AQA Physics Specification

All the main points of the specification typed out (for the Higher Tier). Repeating the specification correctly wil get you a B in the exam

HideShow resource information
Preview of AQA Physics Specification

First 334 words of the document:

Physics Specification
P1.1. Energy Transfer
Energy can be transferredfrom one place to another by work or by heating processes. We need
to know how this energy is transferred and which heating processes are most important in a
particular situation.
P1.1.1. Infrared Radiation
Allobjects emit and absorb infrared radiation
The hotter an object is the more infrared radiation it radiates in a given time.
Dark, matt surfaces are good absorbers and good emitters of infrared radiation.
Light, shiny surfaces are poor absorbers and poor emitters of infrared radiation.
Light, shiny surfaces are good reflectors of infrared radiation.
P1.1.2. Kinetic Theory
The use of kinetic theory to explain the different states of matter.
The particles of solids,liquids and gases have different amounts of energy and have different
arrangements and so move in different ways.
P1.1.3. Energy Transfer by Heating
The transfer of energy by conduction ,convection, evaporation and condensation involves
particles, and how this transfer takes place.
The rate at which an object transfers energy by heating depends on:
Surface area
and volume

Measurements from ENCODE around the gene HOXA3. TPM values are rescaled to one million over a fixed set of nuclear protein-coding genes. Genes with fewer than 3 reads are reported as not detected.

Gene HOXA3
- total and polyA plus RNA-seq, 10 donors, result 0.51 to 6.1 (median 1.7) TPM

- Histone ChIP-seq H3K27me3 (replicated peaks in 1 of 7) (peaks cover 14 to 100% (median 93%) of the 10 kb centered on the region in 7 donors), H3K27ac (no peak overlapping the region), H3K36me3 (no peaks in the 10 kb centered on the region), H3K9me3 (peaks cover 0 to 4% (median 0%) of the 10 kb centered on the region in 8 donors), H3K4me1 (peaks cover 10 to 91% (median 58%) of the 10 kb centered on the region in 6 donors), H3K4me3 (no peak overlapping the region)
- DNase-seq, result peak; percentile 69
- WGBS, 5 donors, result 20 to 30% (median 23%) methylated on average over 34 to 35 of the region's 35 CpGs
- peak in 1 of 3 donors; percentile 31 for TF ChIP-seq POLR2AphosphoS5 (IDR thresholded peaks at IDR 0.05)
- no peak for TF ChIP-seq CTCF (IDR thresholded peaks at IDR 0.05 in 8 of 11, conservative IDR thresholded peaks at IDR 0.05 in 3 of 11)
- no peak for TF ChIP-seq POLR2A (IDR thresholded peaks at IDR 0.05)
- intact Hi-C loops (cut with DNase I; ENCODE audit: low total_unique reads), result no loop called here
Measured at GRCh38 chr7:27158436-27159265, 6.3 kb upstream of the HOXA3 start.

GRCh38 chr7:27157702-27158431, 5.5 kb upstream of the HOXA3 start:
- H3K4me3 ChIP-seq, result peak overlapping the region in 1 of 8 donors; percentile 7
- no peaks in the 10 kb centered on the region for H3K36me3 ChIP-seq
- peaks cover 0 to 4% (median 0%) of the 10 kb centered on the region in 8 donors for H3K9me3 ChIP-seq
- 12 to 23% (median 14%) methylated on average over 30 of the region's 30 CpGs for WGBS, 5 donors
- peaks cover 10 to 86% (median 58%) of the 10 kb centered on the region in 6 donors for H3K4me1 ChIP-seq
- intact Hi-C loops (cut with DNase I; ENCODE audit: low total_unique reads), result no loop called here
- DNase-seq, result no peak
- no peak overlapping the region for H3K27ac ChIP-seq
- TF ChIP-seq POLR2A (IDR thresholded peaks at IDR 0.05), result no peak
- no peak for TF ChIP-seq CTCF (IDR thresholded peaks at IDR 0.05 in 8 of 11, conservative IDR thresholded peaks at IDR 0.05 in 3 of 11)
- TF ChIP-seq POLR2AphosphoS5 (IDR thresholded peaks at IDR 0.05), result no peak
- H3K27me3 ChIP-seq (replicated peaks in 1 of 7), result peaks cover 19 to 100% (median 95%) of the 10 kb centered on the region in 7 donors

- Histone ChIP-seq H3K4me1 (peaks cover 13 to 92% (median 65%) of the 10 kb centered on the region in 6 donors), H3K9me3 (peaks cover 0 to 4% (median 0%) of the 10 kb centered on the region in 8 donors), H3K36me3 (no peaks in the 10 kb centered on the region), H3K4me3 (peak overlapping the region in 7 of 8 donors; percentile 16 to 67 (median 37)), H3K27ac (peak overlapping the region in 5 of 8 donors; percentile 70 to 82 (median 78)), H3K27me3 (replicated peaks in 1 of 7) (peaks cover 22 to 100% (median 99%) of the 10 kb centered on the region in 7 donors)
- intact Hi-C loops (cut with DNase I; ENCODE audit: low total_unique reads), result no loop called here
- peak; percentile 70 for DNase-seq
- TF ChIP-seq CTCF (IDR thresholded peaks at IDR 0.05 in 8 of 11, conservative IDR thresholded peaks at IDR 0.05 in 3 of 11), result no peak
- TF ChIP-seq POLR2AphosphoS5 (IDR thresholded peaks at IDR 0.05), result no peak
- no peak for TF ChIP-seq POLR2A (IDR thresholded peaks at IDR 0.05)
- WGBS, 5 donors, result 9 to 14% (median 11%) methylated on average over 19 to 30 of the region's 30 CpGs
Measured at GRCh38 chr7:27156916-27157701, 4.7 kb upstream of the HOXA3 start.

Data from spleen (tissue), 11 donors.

The material from which the object is made
The nature of the surface with which the object is in contact
The bigger the temperature difference between an object and its surroundings, the faster the
rate at which energy is transferred by heating.
P1.1.4. Heating and Insulating Buildings
U-values measure how effective a material is as an insulator
The lower the U-value , the better the material is as an insulator.
Solar panels may contain water that is heated by radiation from the Sun. This water may then be
used to heat buildings or provide domestic hot water .
The specific heat capacity of a substance is the amount of energy required to change the
temperature of one kilogram of the substance by one degree Celsius .

Other pages in this set

Page 2

Preview of page 2

Here's a taster:

E is energy transferred in joules, J
m is mass in kilograms, kg
is temperature change in degrees Celsius, °C
c is specific heat capacity in J / kg °C
P1.2. Energy and Efficiency
Appliances transfer energy but they rarely transfer allof the energy to the place we want. We
need to know the efficiency of appliances so that we can choose between them, including how
cost effectivethey are, and try to improve them.
P1.2.1.…read more

Page 3

Preview of page 3

Here's a taster:

In some power stations an energy source is used to heat water . The steam produced drives a
turbine that is coupled to an electrical generator .
Energy sources include:
The fossil fuels (coal, oil and gas) which are burned to heat water or air
and plutonium , when energy from nuclear fission is used to heat water
that can be burned to heat water .
Water and wind can be used to drive turbines directly.…read more

Page 4

Preview of page 4

Here's a taster: